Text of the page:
As a mental health counselor, I am a bit biased when it comes to touting the importance of mental health. Yet there still seems to be an ongoing stigma that permeates our society regarding mental health issues and a sense of shame that persists for people who struggle with their mental health. What alarms me is that the stigma can keep people from seeking treatment. If you’re afraid of how your family, friends, or colleagues might react to a psychiatric diagnosis, you’re far less motivated to actually seek out help to get the diagnosis (and the accompanying treatment) in the first place.
Think about it. Would you be comfortable going to work and announcing you are struggling with depression? Or even coming clean to your close friends and family about emotional and psychological struggles–would you be able to share you have panic attacks with your loved ones? Or would you be embarrassed and try to hide this from those you love most? Admitting mental health struggles still seems uncomfortable and threatening for many in our culture. Enormous progress has been made but we still have a way to go.
It is something that frustrates me as I have witnessed firsthand how poor mental health can deteriorate the state of someone’s career, relationships, physical health, and life in general.
The fact remains that when someone comes down with a cold or stomach virus, the vast majority of us don’t hesitate to pop a pill or visit the doctor. But if we can’t seem to shake our endless worries or that nagging sense of worthlessness, we plug along as though nothing is wrong. We don’t care for our mental health with the same regard as our physical health (even though mental health can lead to physical symptoms such as headaches, backaches, stomachaches, insomnia, etc). The relationship between mental health and physical health is now evident.
People with mental health problems, especially mild symptoms of anxiety or depression, often fly under the radar of their families, friends, doctors, coworkers — typically at great cost to individuals, families and society in general. Think about what a different world we would live in if people addressed their mental health issues before heading out into the world each and every day. Even if you’re able to work, fulfill family responsibilities and otherwise function in daily life, mental health problems can have serious consequences.
I truly believe mental health is just as important as physical health. Why? Because our mental health impacts every aspect of our life. Mental health includes our emotional, psychological, and social well-being.
Our mental health has a direct IMPACT on how we think, feel, and act. This means it impacts how we feel, think and behave each and EVERY day.
Mental health impacts EVERY ASPECT OF YOUR BEING. It determines how you handle conflict, stress & adversity. Your mental health impacts how you relate to others & yourself. Your mental health is central in the way you go about making choices. Mental health is important at every stage of life, from childhood and adolescence through adulthood.
Your mental health is integral to living a healthy, well balanced life. Mental health struggles do NOT discriminate—people from ALL walks of life can struggle with their mental well-being.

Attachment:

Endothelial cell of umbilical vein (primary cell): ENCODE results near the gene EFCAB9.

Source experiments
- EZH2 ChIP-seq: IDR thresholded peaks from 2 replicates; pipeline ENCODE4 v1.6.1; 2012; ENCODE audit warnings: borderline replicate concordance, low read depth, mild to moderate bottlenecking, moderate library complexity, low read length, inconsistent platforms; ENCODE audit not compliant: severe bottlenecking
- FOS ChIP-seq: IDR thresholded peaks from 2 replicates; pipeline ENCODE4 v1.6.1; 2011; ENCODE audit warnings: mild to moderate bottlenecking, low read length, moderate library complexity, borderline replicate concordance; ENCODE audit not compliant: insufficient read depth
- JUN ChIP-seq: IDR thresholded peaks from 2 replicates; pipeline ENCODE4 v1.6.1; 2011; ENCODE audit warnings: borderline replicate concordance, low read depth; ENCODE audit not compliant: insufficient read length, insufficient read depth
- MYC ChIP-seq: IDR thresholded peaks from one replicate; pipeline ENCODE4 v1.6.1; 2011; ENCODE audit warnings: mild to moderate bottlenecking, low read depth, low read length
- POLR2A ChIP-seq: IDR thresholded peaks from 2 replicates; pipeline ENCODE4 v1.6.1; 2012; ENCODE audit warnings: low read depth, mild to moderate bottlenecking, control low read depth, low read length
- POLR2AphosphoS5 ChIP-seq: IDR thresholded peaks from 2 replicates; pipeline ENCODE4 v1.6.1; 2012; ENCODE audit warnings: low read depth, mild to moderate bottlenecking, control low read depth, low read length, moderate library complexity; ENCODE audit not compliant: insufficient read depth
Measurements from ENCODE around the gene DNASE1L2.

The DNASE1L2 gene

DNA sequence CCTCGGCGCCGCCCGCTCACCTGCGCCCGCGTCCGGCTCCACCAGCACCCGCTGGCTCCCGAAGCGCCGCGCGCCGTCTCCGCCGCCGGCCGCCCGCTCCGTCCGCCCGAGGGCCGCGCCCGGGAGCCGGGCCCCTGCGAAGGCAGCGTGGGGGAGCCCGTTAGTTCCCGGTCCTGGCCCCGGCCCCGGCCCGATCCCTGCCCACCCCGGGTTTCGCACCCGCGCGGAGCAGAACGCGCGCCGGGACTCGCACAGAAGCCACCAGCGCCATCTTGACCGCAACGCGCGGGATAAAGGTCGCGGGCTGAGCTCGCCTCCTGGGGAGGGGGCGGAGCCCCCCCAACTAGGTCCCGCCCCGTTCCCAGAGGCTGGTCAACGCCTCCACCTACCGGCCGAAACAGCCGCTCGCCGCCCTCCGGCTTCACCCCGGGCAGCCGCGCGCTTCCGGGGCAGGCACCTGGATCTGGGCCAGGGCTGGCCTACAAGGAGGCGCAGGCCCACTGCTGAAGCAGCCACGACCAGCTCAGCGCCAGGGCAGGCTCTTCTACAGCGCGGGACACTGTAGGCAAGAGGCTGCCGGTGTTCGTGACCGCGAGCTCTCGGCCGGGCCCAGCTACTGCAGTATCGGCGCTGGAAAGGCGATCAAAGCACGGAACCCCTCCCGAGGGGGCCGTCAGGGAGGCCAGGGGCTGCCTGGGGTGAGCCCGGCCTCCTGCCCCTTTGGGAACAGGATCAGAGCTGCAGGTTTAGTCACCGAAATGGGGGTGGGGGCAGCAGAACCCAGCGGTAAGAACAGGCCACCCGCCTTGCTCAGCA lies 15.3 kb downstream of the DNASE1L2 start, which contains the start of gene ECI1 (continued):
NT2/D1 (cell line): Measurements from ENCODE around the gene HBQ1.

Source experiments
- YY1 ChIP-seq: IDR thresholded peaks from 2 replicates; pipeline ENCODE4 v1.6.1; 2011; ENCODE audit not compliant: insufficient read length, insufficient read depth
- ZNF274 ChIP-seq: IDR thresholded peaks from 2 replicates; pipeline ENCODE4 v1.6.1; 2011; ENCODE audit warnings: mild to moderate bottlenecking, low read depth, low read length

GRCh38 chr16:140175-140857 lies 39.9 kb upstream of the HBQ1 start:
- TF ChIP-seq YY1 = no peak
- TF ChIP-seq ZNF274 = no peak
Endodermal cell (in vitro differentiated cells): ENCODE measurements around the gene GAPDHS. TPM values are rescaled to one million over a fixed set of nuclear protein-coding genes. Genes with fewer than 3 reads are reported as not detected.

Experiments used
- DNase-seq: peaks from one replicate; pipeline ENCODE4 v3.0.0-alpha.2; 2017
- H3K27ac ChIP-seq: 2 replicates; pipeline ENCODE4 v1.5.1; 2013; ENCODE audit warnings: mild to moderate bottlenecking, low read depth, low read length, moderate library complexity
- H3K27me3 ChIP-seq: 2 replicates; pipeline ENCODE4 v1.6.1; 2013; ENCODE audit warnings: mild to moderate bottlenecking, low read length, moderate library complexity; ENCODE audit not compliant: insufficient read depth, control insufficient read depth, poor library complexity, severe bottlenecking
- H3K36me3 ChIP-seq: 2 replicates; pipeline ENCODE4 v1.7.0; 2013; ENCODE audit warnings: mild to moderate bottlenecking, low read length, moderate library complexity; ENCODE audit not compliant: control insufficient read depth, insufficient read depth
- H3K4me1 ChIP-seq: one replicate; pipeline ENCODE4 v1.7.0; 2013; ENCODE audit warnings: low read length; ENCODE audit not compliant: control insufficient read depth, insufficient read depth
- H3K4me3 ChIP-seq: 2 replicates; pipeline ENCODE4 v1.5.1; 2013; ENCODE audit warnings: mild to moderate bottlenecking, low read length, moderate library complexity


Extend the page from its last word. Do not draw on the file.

Good mental health means you’re able to cope with daily stresses and accomplish personal goals. You are not fearful of new experiences or an uncertain future.
People who are mentally healthy have
- A sense of contentment
- A zest for living and the ability to laugh and have fun.
- The ability to deal with stress and bounce back from adversity.
- A sense of meaning and purpose, in both their activities and their relationships.
- The flexibility to learn new skills and adapt to change.
- A balance between work and play, rest and activity, etc.
- The ability to build and maintain fulfilling relationships.
- Self-confidence and high self-esteem (www.helpguide.org)
Ask yourself–do you feel that you are as mentally healthy as you could be? There is no shame in struggling. Having good mental health doesn’t mean you never struggle emotionally or do not experience bad times.
Help is out there. The health of your mind if just as important as the health of your body. Counseling is a high-value–but temporary–investment in yourself.
Counseling is a proven process that teaches you how your mind works. Behavioral and emotionally interventions can and do help people who are struggling. Counseling helps you navigate your feelings, communicate better, build better behaviors, develop better relationships, build on coping skills, and relate to your thoughts differently so you can live the life you want.
Wouldn’t you like to learn how to handle your emotions better, boost your mood, and build on your resilience? This is YOUR LIFE after all. If you’ve made consistent efforts to improve your mental and emotional health and still aren’t functioning optimally at home, work, or in your relationships, it may be time to seek professional help.
To schedule a counseling session with me:
Erin Doyle Theodorou, M.Ed, LPC, NCC
590 Franklin Ave.
Suite 2 -Nutley, NJ 07110
One thought on “Why It is Time to Stop Ignoring Your Mental Health”
People consider a physically sick person to be harmless, unless it raises a question of contamination, whereas a mentally sick one tends to be viewed as “psycho” who could bring danger to society (as we see in Sir Alfred Hitchcock’s mindblowing thriller). This article correctly focuses on the mindset of the sick person, but can we alter the mindset of people around him/her, so as to build an environment free of such “distancing” ?
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